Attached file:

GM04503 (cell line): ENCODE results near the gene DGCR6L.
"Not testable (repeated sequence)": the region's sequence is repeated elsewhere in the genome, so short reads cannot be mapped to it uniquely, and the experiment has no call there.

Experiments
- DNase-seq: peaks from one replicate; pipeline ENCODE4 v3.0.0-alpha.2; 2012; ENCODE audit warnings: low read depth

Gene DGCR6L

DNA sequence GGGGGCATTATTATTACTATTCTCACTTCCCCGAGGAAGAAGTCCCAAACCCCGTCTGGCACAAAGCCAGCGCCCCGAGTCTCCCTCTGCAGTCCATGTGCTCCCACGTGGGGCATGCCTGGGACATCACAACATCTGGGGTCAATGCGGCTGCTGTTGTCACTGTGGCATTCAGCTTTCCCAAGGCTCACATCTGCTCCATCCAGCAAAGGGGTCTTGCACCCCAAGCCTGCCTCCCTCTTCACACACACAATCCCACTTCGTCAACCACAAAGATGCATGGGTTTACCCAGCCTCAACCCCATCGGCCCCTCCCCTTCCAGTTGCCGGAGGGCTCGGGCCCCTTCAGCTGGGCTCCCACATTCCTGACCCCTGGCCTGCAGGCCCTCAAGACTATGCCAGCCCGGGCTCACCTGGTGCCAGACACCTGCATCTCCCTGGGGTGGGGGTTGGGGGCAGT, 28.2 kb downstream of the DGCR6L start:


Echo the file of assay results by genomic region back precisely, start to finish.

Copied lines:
GM04503 (cell line): ENCODE results near the gene DGCR6L.
"Not testable (repeated sequence)": the region's sequence is repeated elsewhere in the genome, so short reads cannot be mapped to it uniquely, and the experiment has no call there.

Experiments
- DNase-seq: peaks from one replicate; pipeline ENCODE4 v3.0.0-alpha.2; 2012; ENCODE audit warnings: low read depth

Gene DGCR6L

DNA sequence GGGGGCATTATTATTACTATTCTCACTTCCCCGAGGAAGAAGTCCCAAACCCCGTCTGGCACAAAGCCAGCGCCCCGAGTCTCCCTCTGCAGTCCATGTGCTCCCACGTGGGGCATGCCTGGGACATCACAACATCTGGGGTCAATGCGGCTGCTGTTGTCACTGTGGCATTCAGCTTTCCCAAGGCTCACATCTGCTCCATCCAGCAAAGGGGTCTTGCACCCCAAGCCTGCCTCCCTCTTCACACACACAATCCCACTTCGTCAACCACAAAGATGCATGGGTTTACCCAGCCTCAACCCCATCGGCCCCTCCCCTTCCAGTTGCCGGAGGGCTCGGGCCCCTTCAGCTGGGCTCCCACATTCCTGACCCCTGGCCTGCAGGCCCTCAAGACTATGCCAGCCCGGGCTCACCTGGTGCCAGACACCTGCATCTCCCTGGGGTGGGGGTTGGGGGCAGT, 28.2 kb downstream of the DGCR6L start: